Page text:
One security official said that the factory is on the same scale as enormous cocaine factories in Columbia. The security forces found out that it belongs to Haidar Th. who was arrested after he was lured in.

Haidar said that he manufactures base amphetamine with chemistry teacher Farouk M. for the sheikh and Imad M., revealing that another sheikh, called Abbas N., transports the raw materials to the factory and receives the manufactured goods. After a sting operation, the chemistry teacher was arrested in Haret Hreik and the sheikh at the Dahr al-Baydar checkpoint.

The investigators started interrogating those newly apprehended. The sheikh, who refused to take off his religious headdress during the interrogation, said that “there is a religious edict allowing its [Captagon] usage because it is a stimulant and not a drug.”

The chemistry teacher justified his involvement in drug manufacturing saying “the state neglects us.” He admitted to making about $1.5 million in a short period of time.

The investigations also revealed that Haidar Th. and Farouk M. have been manufacturing drugs in this warehouse since 2007, making $300 for every kilogram of base amphetamine. Both of them admitted to making about $1.5 million from manufacturing drugs for Sheikh Hashem and his partner Imad M.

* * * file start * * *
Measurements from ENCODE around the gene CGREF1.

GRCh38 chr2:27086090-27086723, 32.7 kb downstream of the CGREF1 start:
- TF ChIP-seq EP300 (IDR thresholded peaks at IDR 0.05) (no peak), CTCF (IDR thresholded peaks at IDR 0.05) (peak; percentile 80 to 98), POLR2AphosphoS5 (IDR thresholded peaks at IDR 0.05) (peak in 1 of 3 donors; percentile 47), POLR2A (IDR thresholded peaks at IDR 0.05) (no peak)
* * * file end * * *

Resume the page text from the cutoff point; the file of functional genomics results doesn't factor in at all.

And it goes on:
But the security forces could not arrest Sheikh Hashem, his brother Jihad or Imad M. It appeared that he had escaped an hour before his house was raided and there was conflicting information about his whereabouts. It was rumored that he fled to Turkey or Iraq.

Marwan S. was released by the Baabda Criminal Court in return for a monetary bail. Information circulating in the Bekaa indicates that the two fugitive brothers never left Lebanon and that Hezbollah is trying hard to help in their arrest.

Hezbollah informed the judicial and security authorities that it does not provide political cover for anyone and that it is concerned with the pursuit of those involved regardless of their title or any family connections some of them might have with officials in the party.

This article is an edited translation from the Arabic Edition.